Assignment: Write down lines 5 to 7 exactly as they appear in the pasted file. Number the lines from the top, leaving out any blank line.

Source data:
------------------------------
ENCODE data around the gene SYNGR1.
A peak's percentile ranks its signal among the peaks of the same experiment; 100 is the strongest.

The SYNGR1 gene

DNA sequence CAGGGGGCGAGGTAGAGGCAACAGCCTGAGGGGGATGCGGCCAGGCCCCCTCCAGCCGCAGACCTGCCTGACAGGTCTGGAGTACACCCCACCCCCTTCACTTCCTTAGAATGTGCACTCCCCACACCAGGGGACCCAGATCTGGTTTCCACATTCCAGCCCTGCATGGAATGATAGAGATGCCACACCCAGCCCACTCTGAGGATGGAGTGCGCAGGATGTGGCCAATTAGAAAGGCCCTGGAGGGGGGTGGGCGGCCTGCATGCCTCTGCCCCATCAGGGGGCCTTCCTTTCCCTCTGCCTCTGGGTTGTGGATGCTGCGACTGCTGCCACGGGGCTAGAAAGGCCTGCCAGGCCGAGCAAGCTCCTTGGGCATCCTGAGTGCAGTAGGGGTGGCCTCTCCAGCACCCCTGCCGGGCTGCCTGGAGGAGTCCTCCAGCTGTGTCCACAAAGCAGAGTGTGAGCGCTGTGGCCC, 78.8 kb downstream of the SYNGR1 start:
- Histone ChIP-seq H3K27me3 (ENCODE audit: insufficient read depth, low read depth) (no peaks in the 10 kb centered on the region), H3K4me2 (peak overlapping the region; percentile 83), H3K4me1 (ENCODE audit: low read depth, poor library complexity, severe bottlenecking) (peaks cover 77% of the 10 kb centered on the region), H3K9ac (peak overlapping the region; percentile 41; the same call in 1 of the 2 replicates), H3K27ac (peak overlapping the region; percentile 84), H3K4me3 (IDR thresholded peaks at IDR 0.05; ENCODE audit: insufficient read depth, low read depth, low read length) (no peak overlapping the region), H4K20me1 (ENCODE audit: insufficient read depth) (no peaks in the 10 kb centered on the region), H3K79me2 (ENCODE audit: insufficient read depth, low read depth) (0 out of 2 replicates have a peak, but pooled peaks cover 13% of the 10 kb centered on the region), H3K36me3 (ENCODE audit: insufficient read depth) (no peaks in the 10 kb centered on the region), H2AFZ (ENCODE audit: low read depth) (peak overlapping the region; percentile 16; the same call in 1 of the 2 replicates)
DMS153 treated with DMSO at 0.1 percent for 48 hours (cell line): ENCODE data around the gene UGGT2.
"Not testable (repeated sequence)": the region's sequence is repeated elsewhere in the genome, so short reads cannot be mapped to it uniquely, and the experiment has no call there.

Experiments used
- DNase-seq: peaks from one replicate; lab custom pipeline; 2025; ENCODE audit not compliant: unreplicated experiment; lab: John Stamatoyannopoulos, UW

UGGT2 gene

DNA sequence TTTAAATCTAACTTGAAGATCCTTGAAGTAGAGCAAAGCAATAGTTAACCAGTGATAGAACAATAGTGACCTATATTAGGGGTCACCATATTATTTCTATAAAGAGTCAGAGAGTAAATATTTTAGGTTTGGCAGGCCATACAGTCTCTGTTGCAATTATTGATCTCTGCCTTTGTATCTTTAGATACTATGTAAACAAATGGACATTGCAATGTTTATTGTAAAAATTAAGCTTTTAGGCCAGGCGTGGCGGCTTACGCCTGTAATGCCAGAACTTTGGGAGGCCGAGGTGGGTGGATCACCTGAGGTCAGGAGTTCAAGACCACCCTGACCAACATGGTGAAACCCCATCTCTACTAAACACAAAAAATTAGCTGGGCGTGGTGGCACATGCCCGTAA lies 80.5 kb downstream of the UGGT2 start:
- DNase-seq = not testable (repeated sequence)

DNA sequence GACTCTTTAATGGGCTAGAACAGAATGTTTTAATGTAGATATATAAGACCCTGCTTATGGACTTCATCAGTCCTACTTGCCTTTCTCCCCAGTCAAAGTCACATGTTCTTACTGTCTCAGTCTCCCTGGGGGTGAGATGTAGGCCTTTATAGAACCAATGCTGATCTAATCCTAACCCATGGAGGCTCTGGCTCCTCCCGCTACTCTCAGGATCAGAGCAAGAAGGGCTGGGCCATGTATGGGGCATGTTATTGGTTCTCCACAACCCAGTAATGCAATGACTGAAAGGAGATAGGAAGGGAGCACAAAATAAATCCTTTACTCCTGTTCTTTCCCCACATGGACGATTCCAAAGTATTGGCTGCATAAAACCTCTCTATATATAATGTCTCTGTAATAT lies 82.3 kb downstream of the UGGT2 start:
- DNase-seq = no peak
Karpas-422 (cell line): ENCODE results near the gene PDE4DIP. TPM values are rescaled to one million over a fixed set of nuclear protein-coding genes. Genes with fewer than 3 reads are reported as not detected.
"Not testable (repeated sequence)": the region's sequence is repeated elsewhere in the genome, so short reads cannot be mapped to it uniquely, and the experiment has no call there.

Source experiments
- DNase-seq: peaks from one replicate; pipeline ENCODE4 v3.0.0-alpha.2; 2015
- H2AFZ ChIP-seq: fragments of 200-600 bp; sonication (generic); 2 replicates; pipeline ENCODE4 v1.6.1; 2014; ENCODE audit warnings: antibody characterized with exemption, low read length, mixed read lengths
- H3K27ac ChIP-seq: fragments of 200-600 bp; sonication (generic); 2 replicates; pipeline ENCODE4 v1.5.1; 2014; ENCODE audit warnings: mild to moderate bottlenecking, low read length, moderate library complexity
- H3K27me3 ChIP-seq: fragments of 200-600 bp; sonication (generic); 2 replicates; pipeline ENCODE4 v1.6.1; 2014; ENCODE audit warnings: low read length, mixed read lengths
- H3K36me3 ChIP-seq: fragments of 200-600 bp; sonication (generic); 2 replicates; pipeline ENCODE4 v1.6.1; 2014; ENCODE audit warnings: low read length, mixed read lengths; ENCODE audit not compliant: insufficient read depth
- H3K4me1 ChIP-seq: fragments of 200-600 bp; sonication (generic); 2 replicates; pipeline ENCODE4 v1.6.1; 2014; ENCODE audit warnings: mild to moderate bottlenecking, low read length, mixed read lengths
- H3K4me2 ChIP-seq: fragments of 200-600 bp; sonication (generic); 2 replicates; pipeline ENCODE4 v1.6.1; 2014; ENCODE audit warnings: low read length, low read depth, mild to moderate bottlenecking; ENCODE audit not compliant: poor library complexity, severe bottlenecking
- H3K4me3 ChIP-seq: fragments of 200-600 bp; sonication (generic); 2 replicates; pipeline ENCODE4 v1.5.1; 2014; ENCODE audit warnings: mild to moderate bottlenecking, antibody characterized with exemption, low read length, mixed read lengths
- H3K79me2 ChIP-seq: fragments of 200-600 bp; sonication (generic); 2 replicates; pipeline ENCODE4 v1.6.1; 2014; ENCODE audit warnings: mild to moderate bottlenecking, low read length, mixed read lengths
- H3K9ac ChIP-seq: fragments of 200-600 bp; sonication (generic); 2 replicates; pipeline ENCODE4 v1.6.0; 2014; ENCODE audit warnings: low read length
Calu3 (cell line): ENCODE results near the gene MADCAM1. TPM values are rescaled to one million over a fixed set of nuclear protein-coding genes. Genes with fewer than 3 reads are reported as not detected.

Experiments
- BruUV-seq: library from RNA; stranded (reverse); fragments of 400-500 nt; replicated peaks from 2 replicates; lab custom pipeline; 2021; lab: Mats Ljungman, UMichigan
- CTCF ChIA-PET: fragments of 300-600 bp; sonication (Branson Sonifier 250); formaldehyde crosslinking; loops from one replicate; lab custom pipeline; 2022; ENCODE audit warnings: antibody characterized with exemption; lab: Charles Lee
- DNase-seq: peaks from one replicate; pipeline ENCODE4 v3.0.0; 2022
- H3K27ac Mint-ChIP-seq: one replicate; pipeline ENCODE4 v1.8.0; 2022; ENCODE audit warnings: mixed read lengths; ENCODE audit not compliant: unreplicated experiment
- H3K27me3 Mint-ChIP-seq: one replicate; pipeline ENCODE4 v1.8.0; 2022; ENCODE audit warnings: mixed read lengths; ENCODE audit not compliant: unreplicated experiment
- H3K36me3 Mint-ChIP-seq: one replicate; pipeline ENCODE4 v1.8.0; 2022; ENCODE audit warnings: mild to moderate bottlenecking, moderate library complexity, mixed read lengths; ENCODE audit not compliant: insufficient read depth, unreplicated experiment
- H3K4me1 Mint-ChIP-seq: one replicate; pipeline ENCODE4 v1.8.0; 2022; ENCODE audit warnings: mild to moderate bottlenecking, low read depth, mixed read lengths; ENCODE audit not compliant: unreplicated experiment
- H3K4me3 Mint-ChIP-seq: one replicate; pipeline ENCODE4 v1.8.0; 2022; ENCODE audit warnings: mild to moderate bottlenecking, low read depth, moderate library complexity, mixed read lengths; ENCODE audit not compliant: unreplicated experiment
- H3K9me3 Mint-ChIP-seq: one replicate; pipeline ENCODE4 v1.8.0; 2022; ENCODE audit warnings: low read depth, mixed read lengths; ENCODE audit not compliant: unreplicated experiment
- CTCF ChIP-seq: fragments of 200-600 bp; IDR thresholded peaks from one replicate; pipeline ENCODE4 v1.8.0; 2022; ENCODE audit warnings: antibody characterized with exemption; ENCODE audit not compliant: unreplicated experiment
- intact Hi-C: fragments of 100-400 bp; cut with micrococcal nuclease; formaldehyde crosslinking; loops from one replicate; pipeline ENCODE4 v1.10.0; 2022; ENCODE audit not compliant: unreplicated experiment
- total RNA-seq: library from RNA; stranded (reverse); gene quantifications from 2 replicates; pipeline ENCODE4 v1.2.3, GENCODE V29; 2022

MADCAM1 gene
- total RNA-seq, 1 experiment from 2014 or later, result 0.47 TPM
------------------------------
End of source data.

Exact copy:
- Histone ChIP-seq H3K27me3 (ENCODE audit: insufficient read depth, low read depth) (no peaks in the 10 kb centered on the region), H3K4me2 (peak overlapping the region; percentile 83), H3K4me1 (ENCODE audit: low read depth, poor library complexity, severe bottlenecking) (peaks cover 77% of the 10 kb centered on the region), H3K9ac (peak overlapping the region; percentile 41; the same call in 1 of the 2 replicates), H3K27ac (peak overlapping the region; percentile 84), H3K4me3 (IDR thresholded peaks at IDR 0.05; ENCODE audit: insufficient read depth, low read depth, low read length) (no peak overlapping the region), H4K20me1 (ENCODE audit: insufficient read depth) (no peaks in the 10 kb centered on the region), H3K79me2 (ENCODE audit: insufficient read depth, low read depth) (0 out of 2 replicates have a peak, but pooled peaks cover 13% of the 10 kb centered on the region), H3K36me3 (ENCODE audit: insufficient read depth) (no peaks in the 10 kb centered on the region), H2AFZ (ENCODE audit: low read depth) (peak overlapping the region; percentile 16; the same call in 1 of the 2 replicates)
DMS153 treated with DMSO at 0.1 percent for 48 hours (cell line): ENCODE data around the gene UGGT2.
"Not testable (repeated sequence)": the region's sequence is repeated elsewhere in the genome, so short reads cannot be mapped to it uniquely, and the experiment has no call there.